Citizens more positive about public employees than stereotypes suggest
What do we think when we think about public employees? They are going home on time, they have high job security and they get paid well. These three stereotypes seem to be universal, according to an international, comparative study by researchers from Utrecht University. But, of course there are more stereotypes and they are sometimes graded differently in different countries. Going home on time is considered as a positive trait in Canada, the USA. and South Korea for example, but not in the Netherlands. More importantly: negative stereotypes of public employees are actually not representative of what citizens believe, according to the researchers. ‘It’s not all that bad, these are optimistic data’, say Sheeling Neo and Gabriela Szydlowski from the Utrecht University School of Governance (USG).
In conversation and in the media, we quite often see a stereotypical image of the public employee. That has negative consequences on themselves, their work performance and moral, and the services they offer, says Gabriela Szydlowski.
We wanted to see if people really endorse these stereotypes and whether there is a cross-cultural aspect to it; to see if these stereotypes are widespread. We therefore conducted a survey in four countries (Canada, South Korea, The Netherlands and the USA).
The research team found stark differences when comparing the stereotypes across countries. Public employee stereotypes in the USA and Canada are similar and remarkably positive: In both countries, there are no negative traits in the top ten stereotype profile, and the most frequently selected traits beyond the universal traits were hardworking, responsible, and helpful. In comparison, stereotypes in South Korea and the Netherlands are more negative, with associated traits like inflexible (in both countries), boring (in the Netherlands), and corrupt (in South Korea). This indicates that, although ideas about public employees may be universal to some extent, country differences should not be overlooked.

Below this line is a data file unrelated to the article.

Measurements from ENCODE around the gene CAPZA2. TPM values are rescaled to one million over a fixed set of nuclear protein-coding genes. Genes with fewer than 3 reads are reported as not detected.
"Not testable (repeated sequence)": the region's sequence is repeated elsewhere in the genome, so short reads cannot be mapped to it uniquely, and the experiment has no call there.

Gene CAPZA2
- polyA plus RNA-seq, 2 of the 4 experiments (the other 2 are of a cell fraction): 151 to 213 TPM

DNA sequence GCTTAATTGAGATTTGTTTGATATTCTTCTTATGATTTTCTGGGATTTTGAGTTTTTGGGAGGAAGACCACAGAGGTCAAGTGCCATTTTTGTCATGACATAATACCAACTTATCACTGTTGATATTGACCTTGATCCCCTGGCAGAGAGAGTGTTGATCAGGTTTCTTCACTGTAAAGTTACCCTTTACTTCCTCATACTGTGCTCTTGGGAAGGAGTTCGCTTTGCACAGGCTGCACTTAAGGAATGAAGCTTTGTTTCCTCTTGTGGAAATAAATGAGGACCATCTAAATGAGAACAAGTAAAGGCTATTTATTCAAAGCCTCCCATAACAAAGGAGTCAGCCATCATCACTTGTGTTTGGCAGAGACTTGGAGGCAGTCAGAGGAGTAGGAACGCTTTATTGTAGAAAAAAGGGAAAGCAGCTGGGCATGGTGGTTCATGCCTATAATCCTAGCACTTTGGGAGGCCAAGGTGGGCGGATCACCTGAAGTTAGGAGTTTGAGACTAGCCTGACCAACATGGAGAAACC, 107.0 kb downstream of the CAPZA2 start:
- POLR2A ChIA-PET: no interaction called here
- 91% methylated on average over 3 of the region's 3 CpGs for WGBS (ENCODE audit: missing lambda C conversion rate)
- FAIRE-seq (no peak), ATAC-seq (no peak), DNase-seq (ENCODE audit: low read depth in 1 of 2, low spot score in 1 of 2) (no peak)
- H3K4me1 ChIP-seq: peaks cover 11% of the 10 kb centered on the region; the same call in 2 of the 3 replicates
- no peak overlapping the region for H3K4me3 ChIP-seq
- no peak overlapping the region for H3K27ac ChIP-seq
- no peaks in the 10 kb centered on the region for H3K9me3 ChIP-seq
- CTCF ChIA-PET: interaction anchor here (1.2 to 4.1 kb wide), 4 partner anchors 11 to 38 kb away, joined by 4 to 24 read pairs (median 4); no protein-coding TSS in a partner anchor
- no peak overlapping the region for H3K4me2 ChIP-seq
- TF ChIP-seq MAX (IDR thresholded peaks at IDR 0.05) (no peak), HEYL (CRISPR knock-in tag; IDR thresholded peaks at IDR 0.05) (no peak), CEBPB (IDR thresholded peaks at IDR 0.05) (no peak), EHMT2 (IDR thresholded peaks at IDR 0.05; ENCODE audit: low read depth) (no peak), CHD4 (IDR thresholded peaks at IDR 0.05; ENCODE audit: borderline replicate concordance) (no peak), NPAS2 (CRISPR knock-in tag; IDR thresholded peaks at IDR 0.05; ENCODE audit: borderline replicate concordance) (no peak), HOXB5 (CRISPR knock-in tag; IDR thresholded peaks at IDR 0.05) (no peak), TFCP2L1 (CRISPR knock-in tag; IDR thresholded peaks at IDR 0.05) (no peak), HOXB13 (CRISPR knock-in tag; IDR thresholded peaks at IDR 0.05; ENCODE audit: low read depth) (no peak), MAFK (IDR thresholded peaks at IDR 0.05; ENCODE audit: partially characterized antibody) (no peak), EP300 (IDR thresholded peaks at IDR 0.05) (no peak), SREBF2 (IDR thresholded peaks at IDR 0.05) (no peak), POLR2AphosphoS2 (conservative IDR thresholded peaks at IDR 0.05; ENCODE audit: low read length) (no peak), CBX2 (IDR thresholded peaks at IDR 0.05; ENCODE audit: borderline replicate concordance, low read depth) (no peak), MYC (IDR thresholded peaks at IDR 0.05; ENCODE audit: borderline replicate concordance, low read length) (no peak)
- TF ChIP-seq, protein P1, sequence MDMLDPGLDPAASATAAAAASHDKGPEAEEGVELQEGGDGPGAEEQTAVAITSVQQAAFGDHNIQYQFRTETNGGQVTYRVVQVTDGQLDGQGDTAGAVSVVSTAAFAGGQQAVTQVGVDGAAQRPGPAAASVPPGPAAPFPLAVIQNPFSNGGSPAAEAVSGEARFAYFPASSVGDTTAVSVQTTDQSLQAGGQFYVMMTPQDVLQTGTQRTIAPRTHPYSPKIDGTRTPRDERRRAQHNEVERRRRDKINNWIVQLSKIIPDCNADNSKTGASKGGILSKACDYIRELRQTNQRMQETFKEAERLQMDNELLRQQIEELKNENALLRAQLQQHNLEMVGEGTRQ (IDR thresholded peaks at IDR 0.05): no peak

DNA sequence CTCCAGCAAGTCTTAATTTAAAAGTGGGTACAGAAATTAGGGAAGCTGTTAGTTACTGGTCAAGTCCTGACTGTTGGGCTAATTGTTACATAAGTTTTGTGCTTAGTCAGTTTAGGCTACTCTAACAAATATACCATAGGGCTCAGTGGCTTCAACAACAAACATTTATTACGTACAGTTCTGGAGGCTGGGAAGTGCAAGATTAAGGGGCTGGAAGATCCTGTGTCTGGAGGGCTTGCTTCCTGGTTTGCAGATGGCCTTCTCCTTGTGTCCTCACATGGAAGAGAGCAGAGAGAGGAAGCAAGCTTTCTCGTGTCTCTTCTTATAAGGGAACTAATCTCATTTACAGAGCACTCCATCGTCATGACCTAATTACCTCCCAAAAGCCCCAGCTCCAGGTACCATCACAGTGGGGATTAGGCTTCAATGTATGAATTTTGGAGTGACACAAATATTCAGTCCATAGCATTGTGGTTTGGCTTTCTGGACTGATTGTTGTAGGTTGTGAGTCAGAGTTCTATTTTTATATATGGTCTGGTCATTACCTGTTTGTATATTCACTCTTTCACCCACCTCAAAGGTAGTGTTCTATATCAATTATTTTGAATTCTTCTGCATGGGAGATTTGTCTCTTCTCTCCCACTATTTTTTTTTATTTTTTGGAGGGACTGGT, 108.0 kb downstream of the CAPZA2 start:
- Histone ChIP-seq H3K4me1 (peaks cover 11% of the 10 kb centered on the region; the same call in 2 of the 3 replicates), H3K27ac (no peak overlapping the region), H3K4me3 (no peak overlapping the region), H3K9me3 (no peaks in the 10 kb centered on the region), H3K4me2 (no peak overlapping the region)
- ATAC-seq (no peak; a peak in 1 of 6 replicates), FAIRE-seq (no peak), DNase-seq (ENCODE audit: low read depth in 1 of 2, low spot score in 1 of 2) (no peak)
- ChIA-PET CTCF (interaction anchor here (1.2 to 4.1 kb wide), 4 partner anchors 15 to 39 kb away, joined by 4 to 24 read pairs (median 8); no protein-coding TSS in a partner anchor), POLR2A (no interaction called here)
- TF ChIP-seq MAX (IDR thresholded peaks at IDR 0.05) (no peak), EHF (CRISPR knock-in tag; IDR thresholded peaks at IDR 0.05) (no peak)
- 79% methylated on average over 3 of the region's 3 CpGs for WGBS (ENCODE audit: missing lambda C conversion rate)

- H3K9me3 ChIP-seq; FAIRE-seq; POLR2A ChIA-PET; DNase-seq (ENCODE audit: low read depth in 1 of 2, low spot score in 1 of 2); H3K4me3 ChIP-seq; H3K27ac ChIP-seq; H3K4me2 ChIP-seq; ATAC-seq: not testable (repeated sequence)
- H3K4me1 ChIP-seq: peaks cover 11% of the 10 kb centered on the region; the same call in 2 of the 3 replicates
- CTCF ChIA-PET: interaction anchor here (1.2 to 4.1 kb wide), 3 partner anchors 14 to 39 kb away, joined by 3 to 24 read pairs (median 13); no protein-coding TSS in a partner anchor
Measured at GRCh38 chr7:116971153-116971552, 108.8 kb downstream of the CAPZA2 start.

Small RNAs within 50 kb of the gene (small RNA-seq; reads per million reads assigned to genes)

Universal stereotypes: going home on time, job security, serving society
Some stereotypes appeared to be more universal, and some more context specific, Sheeling Neo adds.
What we found in these four countries were these ideas that public employees go home on time, that they have high job security and that they serve society. That was a surprising thing, because we hear a lot of complaints, at least in the media, about how public employees serve the public or not. But citizens from all four countries seem to believe they do.
In the USA, the negative stereotypes are not representative of what citizens really believe